Yesterday, we went to an awesome new park with a group of our little (and big) friends. It's not too far from where we live, in one of my friend's neighborhoods. The park is brand-new, with a fully wheelchair-accessible playground (complete with a rubberized surface!), swings for kids of all sizes and abilities, a picnic area, a Bank Shot basketball court where people in wheelchairs and on their feet can play together, tennis courts, and a dog park, as well as walking paths and open fields. It's truly a place where all people can go to have a fun day outside without feeling limited by any challenges they might face.
The coolest part is that it's dedicated to an amazing boy named Mattie Stepanek, whose life was sadly cut short by a rare form of muscular dystrophy. Though he didn't live to see adulthood, Mattie did more to make a positive mark on our world than most people who live to see eighty. Mattie spent his time here spreading a simple message of peace and friendship that only a child's eyes could see or voice could speak, much of which was compiled into several poetry books that he wrote. He inspired so many to live their lives to the fullest while focusing on what was most important, and although he was wise beyond his years, he had a way of sharing his message in a manner that all could understand.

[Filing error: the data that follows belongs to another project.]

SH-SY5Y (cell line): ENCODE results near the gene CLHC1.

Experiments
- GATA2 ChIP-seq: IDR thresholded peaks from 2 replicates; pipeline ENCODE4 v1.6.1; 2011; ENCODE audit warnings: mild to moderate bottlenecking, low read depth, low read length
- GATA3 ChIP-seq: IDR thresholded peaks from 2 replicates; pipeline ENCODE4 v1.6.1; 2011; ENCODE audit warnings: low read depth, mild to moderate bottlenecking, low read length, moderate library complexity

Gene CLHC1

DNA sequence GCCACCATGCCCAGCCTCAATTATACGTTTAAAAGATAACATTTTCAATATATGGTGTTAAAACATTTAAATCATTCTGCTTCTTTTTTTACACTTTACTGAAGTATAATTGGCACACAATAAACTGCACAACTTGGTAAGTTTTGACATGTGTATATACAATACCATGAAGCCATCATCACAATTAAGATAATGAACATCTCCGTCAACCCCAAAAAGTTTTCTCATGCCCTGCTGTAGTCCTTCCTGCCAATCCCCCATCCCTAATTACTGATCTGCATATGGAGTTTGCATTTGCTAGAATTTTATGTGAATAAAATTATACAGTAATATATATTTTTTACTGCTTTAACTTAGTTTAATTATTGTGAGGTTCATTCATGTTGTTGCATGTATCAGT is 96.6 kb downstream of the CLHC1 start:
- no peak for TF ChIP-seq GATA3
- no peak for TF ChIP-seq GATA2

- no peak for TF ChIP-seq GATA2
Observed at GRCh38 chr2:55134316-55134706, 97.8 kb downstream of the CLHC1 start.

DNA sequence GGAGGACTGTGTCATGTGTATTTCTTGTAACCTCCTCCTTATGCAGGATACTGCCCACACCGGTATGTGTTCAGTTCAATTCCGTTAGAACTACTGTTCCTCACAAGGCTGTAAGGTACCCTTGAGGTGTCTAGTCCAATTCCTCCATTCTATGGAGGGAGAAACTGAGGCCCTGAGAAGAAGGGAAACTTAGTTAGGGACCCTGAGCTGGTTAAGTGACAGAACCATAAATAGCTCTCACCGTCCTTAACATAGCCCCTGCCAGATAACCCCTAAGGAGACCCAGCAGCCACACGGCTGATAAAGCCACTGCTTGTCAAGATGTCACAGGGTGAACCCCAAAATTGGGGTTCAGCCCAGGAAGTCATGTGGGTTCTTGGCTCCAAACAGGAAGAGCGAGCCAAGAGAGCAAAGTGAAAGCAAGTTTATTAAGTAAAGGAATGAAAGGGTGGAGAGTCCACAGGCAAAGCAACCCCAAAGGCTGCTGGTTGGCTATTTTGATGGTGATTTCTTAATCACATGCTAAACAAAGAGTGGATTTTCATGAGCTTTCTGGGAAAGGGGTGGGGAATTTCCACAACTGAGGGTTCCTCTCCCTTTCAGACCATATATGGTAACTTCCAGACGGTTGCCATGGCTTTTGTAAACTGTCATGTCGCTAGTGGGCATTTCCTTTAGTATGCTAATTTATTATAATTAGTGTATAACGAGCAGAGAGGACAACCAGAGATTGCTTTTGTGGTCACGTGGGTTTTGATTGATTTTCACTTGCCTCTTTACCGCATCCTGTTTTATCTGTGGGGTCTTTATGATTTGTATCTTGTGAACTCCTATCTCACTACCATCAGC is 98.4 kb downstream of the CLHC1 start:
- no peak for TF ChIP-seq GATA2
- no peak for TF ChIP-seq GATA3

When the park was dedicated this past Saturday, a statue of Mattie in his wheelchair - with his service dog standing at his side - was officially unveiled within a peace garden that's adjacent to the playground. The ceremony was attended by everyone from people in his family, to people who live in the area, to dignitaries and news crews, to Oprah Winfrey, who became a friend of Mattie's several years ago.
His mom, who also has muscular dystrophy, lives in a house across the street from the park. I couldn't stop myself from glancing over there from time to time when we visited the park yesterday, wondering what she thinks of having such an amazing place being named for her beloved son just outside her front door. Being a mother myself, I can only imagine that such a sight is all too bittersweet - a beautiful but painfully constant reminder that her child is no longer here with her.
When we arrived at the park and first went over to look at the statue, I got a bit teary-eyed myself - not because I knew Mattie personally, but because of the effect he has had on my own outlook on life by encouraging everyone to "always play after every storm." Caroline, meanwhile, just noticed that he looked like he was in "Mommy's wheelchair!" and wanted to pet his dog. Then we went off to play with our friends and take in the beautiful day, just as Mattie would have wanted all of us to do. How amazing is it that a simple day at the park could so easily be the most fitting tribute to such a special boy?